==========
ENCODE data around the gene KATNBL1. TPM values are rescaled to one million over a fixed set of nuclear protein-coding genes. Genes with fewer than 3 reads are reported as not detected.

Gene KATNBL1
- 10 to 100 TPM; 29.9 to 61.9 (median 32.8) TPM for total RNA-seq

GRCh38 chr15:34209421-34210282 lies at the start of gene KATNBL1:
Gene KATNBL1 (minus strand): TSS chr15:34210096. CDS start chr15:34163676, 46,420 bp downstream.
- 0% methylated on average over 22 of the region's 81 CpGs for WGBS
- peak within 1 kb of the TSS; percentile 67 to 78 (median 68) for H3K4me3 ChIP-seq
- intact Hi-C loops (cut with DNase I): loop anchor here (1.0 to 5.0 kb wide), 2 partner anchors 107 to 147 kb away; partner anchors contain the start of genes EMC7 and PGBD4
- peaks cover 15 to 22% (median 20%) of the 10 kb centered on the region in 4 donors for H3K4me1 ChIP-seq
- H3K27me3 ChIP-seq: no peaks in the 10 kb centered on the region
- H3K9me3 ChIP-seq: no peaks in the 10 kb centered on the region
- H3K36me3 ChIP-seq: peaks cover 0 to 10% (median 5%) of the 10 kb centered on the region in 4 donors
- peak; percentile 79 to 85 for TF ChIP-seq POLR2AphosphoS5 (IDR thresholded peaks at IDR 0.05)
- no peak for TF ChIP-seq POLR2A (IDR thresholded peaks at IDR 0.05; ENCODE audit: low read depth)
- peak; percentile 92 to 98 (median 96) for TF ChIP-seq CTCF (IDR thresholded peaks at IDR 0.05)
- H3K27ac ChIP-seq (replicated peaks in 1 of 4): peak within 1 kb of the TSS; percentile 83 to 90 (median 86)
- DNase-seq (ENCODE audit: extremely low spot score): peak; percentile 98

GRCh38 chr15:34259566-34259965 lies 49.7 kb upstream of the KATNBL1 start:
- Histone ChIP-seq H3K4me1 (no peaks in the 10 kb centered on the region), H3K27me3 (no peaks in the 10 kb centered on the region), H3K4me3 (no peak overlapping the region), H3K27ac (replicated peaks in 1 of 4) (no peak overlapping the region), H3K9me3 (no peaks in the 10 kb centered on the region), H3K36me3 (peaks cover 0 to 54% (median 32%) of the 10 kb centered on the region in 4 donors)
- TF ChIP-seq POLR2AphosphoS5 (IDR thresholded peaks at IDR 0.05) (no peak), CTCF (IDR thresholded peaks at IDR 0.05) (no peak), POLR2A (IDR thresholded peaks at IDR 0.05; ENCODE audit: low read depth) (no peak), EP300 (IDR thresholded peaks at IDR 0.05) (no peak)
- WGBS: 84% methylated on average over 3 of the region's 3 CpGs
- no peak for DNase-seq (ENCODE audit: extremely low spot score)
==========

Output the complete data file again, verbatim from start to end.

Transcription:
ENCODE data around the gene KATNBL1. TPM values are rescaled to one million over a fixed set of nuclear protein-coding genes. Genes with fewer than 3 reads are reported as not detected.

Gene KATNBL1
- 10 to 100 TPM; 29.9 to 61.9 (median 32.8) TPM for total RNA-seq

GRCh38 chr15:34209421-34210282 lies at the start of gene KATNBL1:
Gene KATNBL1 (minus strand): TSS chr15:34210096. CDS start chr15:34163676, 46,420 bp downstream.
- 0% methylated on average over 22 of the region's 81 CpGs for WGBS
- peak within 1 kb of the TSS; percentile 67 to 78 (median 68) for H3K4me3 ChIP-seq
- intact Hi-C loops (cut with DNase I): loop anchor here (1.0 to 5.0 kb wide), 2 partner anchors 107 to 147 kb away; partner anchors contain the start of genes EMC7 and PGBD4
- peaks cover 15 to 22% (median 20%) of the 10 kb centered on the region in 4 donors for H3K4me1 ChIP-seq
- H3K27me3 ChIP-seq: no peaks in the 10 kb centered on the region
- H3K9me3 ChIP-seq: no peaks in the 10 kb centered on the region
- H3K36me3 ChIP-seq: peaks cover 0 to 10% (median 5%) of the 10 kb centered on the region in 4 donors
- peak; percentile 79 to 85 for TF ChIP-seq POLR2AphosphoS5 (IDR thresholded peaks at IDR 0.05)
- no peak for TF ChIP-seq POLR2A (IDR thresholded peaks at IDR 0.05; ENCODE audit: low read depth)
- peak; percentile 92 to 98 (median 96) for TF ChIP-seq CTCF (IDR thresholded peaks at IDR 0.05)
- H3K27ac ChIP-seq (replicated peaks in 1 of 4): peak within 1 kb of the TSS; percentile 83 to 90 (median 86)
- DNase-seq (ENCODE audit: extremely low spot score): peak; percentile 98

GRCh38 chr15:34259566-34259965 lies 49.7 kb upstream of the KATNBL1 start:
- Histone ChIP-seq H3K4me1 (no peaks in the 10 kb centered on the region), H3K27me3 (no peaks in the 10 kb centered on the region), H3K4me3 (no peak overlapping the region), H3K27ac (replicated peaks in 1 of 4) (no peak overlapping the region), H3K9me3 (no peaks in the 10 kb centered on the region), H3K36me3 (peaks cover 0 to 54% (median 32%) of the 10 kb centered on the region in 4 donors)
- TF ChIP-seq POLR2AphosphoS5 (IDR thresholded peaks at IDR 0.05) (no peak), CTCF (IDR thresholded peaks at IDR 0.05) (no peak), POLR2A (IDR thresholded peaks at IDR 0.05; ENCODE audit: low read depth) (no peak), EP300 (IDR thresholded peaks at IDR 0.05) (no peak)
- WGBS: 84% methylated on average over 3 of the region's 3 CpGs
- no peak for DNase-seq (ENCODE audit: extremely low spot score)